Also read: Why waking up to a cup of ginger tea is a good idea

Lemon Tree Hotels
What began as an almost random act, that of hiring differently-abled staff, by the company’s founder, Patu Keswani, back in 2007 has today become a core part of Lemon Tree Hotels’ culture. And as of July 2018, approximately 21% of company’s employees are individuals who are “opportunity deprived” in some way. Working with NGO partners such as Youth4Jobs, Dr Reddy’s Foundation and Muskaan, among many others, the brand is doing its bit to create a more inclusive and respectful workplace and the kind of environment where employees feel welcome. Spread across 48 hotels in 30 cities of India, so far, the brand has managed to take wheelchair users, people with Down’s syndrome, Autism, missing limbs and other disabilities, acid survivors, orphans, widows, divorcees, and even people who are illiterate under its wings. It is for this reason that they were ranked amongst the ‘Best Companies to Work for’ in India for seven consecutive years (2011 -2017) by the Great Places to Work Institute.

Mirchi and Mime, Mumbai


Launched in 2015, Mirchi & Mime is a socially responsible restaurant that serves more than just modern-Indian delicacies in Mumbai’s Powai area. Supported entirely by a hearing and speech-impaired wait staff, patrons are encouraged to sign and dine, thereby leaving it up to the food to do all the talking. Expect educative and informative menus with sign language illustrations next to the dishes, to help you place your orders. When asked what their idea of inclusivity means, Raja Shekhar Reddy, one of the founders of SquareMeal Foods, the parent company of Mirchi & Mime says, “Our workplace has primarily Speech and Hearing Impaired (SHI) persons, so inclusivity, to us, means including speaking and hearing staff into the world of SHI. As we put it, ‘our staff might not be able to speak or hear, but they can certainly smile and serve’. We train them to deliver a seamless service experience.” With salaries that are 35% above industry standards, the staff has also been allotted ESOPs, which can be vested after completing one year of employment, informs Reddy. Sharing with us the brand’s vision, he says, “We plan on opening around 20 restaurants in all, in a span of three years employing over 500 SHI employees. Our third restaurant will be opening in Indore by March 2019. Other cities in the pipeline include Pune, Hyderabad, Nagpur, etc., apart from other metros.” Besides, Mirchi and Mime, too, was recognised under the Inclusive FnB Establishments category at the third edition of the LF Epicurean Guild Awards 2019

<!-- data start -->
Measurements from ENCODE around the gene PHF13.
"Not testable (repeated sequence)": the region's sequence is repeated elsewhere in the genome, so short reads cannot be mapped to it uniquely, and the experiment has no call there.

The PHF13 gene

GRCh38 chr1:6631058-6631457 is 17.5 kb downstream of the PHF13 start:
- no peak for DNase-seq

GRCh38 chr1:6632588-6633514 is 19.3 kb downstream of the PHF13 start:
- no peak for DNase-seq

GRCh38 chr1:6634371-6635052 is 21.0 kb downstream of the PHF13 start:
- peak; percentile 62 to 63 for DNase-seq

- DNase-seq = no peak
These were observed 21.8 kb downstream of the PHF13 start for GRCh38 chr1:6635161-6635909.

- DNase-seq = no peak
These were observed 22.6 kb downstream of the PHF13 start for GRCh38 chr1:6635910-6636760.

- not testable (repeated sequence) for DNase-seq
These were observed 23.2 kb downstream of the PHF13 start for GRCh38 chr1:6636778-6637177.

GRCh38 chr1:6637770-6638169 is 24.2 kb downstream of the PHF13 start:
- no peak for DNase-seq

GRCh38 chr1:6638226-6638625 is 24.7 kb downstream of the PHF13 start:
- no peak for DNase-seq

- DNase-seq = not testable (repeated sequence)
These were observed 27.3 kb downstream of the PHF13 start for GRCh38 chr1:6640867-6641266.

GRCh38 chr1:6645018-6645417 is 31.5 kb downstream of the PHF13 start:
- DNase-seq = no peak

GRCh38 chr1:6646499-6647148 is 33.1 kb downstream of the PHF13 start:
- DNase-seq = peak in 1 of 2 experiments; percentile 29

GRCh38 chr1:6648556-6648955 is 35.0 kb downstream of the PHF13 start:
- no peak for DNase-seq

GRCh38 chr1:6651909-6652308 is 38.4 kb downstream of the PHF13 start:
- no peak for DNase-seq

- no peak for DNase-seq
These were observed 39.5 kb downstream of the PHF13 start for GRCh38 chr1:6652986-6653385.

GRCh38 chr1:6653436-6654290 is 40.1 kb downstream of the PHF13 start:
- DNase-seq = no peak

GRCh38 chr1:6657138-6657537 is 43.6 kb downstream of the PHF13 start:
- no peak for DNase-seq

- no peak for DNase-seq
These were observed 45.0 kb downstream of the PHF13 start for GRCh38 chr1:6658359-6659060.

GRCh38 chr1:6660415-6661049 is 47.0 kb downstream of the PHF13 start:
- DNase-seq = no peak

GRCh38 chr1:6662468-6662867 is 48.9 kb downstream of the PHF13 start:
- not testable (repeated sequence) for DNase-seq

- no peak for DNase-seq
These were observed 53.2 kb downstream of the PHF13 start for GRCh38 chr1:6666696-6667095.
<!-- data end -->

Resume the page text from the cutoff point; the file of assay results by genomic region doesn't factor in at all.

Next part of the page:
Café Toto, Kolkata
Opened in 2016, this European café is a one-of-a-kind-café-school that not only trains but also provides jobs to those unemployed and socially deprived. The joint efforts of two NGOs--Tomorrow’s Foundation and Life Project 4 Youth—and the French Consulate, this café-school offers hope and skills to orphans, disabled and victims of domestic violence. They are trained in English, IT, communication, personal skills and cooking. With only 20 seats, this café-school is open only two to three days a week for lunch as the main purpose is to concentrate more on the training of the youth than the sales. Once the café serves its purpose, that of empowering the youth of tomorrow, it will be open on more days during the week. For now, the café does run a home delivery service and introduces patrons to excellent French and European fare.